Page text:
Vibrant boards are attractive. They are energetic.
They are likely to drive results.
While not a barometer of effectiveness, vibrant boards are more likely to succeed as compared to dull, easily pliable and well-mannered ‘Aye! Captain’ boards.
‘Vibrancy’ may be palpable from the energy in the room, ease and independence exuded by board members, conviction in voicing differing opinions, a questioning approach to executive decision making and a sufficient degree of clarity in providing feedback on proposals put forth to the board.
A board that sits well together, brings together diverse opinions, collaborates and is able to bring individual strengths and contributions to the table is more likely to succeed in the fast paced business environment. The openness and commitment exuded by a lively board encourages all members to contribute their best.
Board members who work together, talk candidly and address difficult issues are a force. Not only are they actively addressing issues and solving problems, they are creating a cultural framework for conducting business. Slowly, the modus operandi is likely to evolve into ‘this is how we do business here’. The culture at the top often trickles down into the lower rungs of the corporation.
New board members are more likely to be driven to positive action by such a board and contribute wholeheartedly. Bryan Stolle captures it well, ‘Being a great board member means being an active evangelist in the ecosystem, sharing your network, and keeping your eyes peeled for opportunities when you can best promote the company. It also means being actively engaged.’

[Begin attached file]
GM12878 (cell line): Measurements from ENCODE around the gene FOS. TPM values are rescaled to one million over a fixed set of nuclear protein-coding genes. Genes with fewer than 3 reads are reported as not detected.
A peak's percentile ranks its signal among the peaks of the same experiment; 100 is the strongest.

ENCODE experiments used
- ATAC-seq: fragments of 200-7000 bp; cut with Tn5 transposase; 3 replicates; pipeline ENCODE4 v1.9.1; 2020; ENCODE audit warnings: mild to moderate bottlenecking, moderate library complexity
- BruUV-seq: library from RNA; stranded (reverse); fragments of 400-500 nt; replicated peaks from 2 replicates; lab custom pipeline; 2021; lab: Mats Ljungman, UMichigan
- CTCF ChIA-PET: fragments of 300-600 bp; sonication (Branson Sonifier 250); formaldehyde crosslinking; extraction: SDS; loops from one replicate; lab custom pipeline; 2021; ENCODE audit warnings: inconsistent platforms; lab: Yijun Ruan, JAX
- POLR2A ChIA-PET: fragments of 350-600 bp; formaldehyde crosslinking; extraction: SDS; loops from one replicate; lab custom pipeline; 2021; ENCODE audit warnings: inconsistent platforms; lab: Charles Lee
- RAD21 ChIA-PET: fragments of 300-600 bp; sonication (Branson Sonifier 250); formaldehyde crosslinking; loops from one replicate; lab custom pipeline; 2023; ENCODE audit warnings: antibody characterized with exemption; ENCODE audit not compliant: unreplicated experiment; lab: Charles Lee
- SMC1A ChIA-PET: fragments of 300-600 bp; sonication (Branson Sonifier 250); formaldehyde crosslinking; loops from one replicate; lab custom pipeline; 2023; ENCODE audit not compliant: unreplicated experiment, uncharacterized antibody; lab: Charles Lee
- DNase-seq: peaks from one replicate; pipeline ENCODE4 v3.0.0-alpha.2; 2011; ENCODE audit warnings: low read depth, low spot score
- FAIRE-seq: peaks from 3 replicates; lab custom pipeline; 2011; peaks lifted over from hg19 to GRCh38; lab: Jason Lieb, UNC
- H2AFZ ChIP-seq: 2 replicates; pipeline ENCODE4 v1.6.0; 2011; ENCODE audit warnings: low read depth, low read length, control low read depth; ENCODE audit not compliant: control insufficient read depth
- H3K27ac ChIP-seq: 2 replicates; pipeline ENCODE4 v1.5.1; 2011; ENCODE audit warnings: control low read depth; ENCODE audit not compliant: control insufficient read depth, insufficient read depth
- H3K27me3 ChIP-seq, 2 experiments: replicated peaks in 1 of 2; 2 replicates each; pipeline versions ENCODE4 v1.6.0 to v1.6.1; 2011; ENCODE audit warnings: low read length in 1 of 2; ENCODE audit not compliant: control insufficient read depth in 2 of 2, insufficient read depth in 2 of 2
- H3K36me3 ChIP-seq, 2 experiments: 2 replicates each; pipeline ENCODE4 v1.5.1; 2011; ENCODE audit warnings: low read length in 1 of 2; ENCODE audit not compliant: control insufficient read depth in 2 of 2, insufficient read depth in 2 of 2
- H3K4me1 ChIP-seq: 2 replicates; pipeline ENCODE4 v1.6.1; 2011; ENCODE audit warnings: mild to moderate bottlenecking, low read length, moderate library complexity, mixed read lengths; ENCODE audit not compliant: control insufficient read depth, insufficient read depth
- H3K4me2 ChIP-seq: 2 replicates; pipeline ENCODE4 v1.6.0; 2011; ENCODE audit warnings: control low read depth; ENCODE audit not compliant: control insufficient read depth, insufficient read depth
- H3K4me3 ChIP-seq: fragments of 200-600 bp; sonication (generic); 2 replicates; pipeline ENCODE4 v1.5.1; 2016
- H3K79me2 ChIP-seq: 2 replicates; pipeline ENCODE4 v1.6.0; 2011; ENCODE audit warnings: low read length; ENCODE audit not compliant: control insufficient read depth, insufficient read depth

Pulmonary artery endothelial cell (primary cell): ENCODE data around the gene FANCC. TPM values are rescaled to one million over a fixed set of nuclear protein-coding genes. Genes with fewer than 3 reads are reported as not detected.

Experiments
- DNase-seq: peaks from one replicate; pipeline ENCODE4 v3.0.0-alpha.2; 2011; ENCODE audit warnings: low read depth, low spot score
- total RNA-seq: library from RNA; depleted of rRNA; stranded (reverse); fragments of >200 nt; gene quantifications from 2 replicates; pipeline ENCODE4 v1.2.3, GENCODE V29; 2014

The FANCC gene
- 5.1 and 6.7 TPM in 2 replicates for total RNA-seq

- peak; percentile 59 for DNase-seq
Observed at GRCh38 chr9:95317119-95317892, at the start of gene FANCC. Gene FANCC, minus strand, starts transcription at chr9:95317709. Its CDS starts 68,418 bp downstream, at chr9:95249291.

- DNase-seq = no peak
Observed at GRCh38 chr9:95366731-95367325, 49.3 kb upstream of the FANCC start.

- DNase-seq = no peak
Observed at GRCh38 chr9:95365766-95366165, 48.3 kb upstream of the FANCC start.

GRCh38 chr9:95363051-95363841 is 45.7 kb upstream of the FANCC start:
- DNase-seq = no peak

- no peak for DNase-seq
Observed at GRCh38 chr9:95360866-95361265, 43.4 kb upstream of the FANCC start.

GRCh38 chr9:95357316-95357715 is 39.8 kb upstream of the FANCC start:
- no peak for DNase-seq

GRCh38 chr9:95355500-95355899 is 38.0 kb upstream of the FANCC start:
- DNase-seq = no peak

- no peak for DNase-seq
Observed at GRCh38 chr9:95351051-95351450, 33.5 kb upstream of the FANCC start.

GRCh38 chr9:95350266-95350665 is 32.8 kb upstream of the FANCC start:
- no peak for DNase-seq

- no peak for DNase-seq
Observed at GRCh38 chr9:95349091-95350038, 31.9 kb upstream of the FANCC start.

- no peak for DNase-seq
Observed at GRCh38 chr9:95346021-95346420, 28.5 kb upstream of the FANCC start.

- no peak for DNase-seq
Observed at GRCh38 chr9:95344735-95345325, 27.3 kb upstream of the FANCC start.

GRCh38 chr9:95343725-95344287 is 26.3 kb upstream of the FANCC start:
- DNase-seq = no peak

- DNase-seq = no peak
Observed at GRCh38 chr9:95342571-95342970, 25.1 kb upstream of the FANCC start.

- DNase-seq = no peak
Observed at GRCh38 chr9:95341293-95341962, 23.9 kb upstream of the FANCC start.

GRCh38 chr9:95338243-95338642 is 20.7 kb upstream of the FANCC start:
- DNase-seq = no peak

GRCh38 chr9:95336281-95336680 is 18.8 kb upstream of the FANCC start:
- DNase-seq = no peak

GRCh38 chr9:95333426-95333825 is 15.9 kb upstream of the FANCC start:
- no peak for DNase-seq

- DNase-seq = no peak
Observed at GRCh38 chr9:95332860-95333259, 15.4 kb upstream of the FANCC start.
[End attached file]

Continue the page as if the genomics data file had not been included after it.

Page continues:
But are these boards always born into greatness? Or is there something more deliberate to it?
In certain instances, challenges and difficulties may have led to the creation of something of a ‘Divergent’; the next gen human or reinforced super-being. Or it may be that their powers have been re-configured after a brief period of loss!
This new avatar may have morphed from a tumultuous past and there may be an element of ‘design’ in its splendid form. Certain CEOs, having seen the downside of a not so functional board may have decided to take active part in the recruitment, orientation and mentoring of new board members. Says Ram Charan, in this interview, ‘Let the new CEO decide what he or she needs — their effectiveness will be heavily dependent on the people they surround themselves with.’
The chair of the board might also choose to play a role. They understand what the organisation needs to succeed and may seek out board members that fit the bill in terms of skills and cultural fit. They can provide invaluable support and information needed for such candidates to adapt and flourish in the new environment. Lets not forget, however that it is not a single member but the interplay between the members, the chair and the CEO that will make a difference.
While other factors are needed to drive effectiveness, vibrancy and dynamics of board interaction is an important starting point.
Sometimes, all that is needed is the lack of barriers.
© Anu Maakan 2017
(Disclaimer: all views published here are the personal views of the author and do not represent those of any organization).